Diagram 3: Account creation

We are now ready to tackle the actual minting inequality of our model.

Minting inequality

In our design, each block must contain 1. a timestamp ts, 2. the hash of a previous block and 3. the minter’s current hash chain value, i.e. the chain position for the i’th block created by the account A:

For convenience, let’s use the following simplified notation for the hash chain value recorded in the j’th block of the blockchain:

This allows us to write our basic minting inequality for the next block m+1 as follows:

So, we build the hash of all hash chain values in our blockchain of length m combined with the current minter’s hash value and check if the result is lower than a certain difficulty d multiplied by the elapsed time t since the previous block. The elapsed time is defined as the difference between two consecutive timestamps:

If the inequality holds for a block, it is considered formally valid, provided that its minter possesses the minimum account balance to mint. This formal check is done based solely on the information included in the blocks, without resorting to an external time source. A whole blockchain is considered valid if all of its blocks are formally valid, which can be checked by any node for every block at any time.

When a new block arrives, it is only accepted by the other nodes if its timestamp ts fulfills the following constraints:

  1. ts is not lower than the current UTC time – offset o
  2. ts is not bigger than the current UTC time

As a consequence, timestamps that are foredated or broadcast too late on the network won’t be accepted. Due to irregularities of network propagation, it may occur that a block arrives too late at certain nodes to be considered valid. However, as long as the majority of the minting nodes (accounts) receive the block in time, they will start minting on top of it, so that eventually a new block will probably be attached to it. Once this happens, the previous block will also be accepted by the late nodes, since the time constraints are only applied to the most recent block of the chain.

Chain selection rules

The validity check along with the time constraints does not allow to select between multiple valid chain forks. We need additional chain selection rules to determine the canonical chain. Assuming constant block difficulty d, we can apply a simplified version of Bitcoin’s longest chain rule (LCR) to our blockchain and consider the chain with the highest number of blocks as the canonical one. If two forks have the same length, the last block with the smallest timestamp verifying the time constraints wins the race. If both last blocks have the same timestamp, the account with the higher public key is accepted as the current minter. (An additional chain selection rule will be introduced in the Chapter “Heartbeat transactions to achieve objectivity”.)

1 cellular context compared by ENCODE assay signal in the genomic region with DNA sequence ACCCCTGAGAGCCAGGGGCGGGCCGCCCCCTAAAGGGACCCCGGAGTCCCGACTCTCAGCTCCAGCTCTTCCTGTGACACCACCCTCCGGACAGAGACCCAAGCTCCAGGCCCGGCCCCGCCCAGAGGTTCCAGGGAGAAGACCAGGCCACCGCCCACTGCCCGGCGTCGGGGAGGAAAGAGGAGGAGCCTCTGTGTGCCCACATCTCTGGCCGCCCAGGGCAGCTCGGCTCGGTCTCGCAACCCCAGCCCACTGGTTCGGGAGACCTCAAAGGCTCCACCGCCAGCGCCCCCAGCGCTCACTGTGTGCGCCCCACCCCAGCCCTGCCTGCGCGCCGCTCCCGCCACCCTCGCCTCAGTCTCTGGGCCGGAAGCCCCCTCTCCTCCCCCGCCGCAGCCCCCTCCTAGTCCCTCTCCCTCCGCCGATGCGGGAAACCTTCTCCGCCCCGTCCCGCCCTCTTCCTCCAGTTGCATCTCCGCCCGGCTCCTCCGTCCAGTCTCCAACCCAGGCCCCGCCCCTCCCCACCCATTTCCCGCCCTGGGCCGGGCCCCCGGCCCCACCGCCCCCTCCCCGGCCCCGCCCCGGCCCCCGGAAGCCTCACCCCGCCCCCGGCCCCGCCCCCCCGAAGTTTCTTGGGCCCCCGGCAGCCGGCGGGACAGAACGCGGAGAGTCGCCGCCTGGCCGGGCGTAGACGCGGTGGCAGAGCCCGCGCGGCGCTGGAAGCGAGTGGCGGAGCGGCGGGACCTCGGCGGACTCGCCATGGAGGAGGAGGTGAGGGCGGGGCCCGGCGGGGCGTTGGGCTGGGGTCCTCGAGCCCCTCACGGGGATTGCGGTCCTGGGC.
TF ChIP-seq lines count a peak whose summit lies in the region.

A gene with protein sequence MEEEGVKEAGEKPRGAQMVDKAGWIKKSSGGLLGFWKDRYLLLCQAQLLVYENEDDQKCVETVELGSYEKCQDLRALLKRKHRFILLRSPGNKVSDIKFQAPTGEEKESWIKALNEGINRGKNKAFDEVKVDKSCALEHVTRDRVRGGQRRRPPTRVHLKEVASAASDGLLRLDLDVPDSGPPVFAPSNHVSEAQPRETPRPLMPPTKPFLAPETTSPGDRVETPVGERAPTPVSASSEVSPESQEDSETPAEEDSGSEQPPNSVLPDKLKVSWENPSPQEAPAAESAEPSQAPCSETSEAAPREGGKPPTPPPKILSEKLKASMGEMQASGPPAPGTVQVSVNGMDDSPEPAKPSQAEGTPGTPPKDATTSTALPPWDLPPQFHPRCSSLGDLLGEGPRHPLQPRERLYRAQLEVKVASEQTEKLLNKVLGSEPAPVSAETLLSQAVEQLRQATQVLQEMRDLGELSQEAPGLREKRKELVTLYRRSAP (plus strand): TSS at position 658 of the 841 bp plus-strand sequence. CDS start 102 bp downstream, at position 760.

Tamper-proof undercover minting

In contrast to PoS blockchains that make use of transparent forging, our algorithm is based on hash chains and thus enforces unpredictability of who becomes the next minter. All the minting is performed “undercover” which is a big advantage with regard to DDoS resilience as the attacker cannot focus his efforts on breaking the node that is currently minting. Furthermore, nobody is able to increase his chances of minting by choosing a specific nonce for his hash chain, even if he controls multiple accounts. The combination of the hash chain values of all past minters thwarts any attempt to influence the selection process given the fact that every minter has an unpredictable impact on the future minting order. This is also true with regard to the child accounts created by an existing account since the hash values contained in the blocks built during the mandatory activation period will also contribute to the randomness.

Attack scenarios and protective measures

Nothing-at-Stake problem

A well-known issue related to PoS is the so called Nothing-at-Stake (NaS) problem. As minting doesn’t involve a significant computational effort, a rational user may use a modified client that deviates from the protocol rules (e.g. LCR) and mints on multiple forks in order to increase the chances of creating the next block. The chain selection rules in other words don’t constitute a Nash equilibrium, i.e. a state in which no participant can gain by a unilateral change of strategy if the strategies of the others remain unchanged. It should be noted that NaS is not an attack vector by itself but rather a game-theoretic design weakness that can reinforce natural forks and facilitate certain attack scenarios.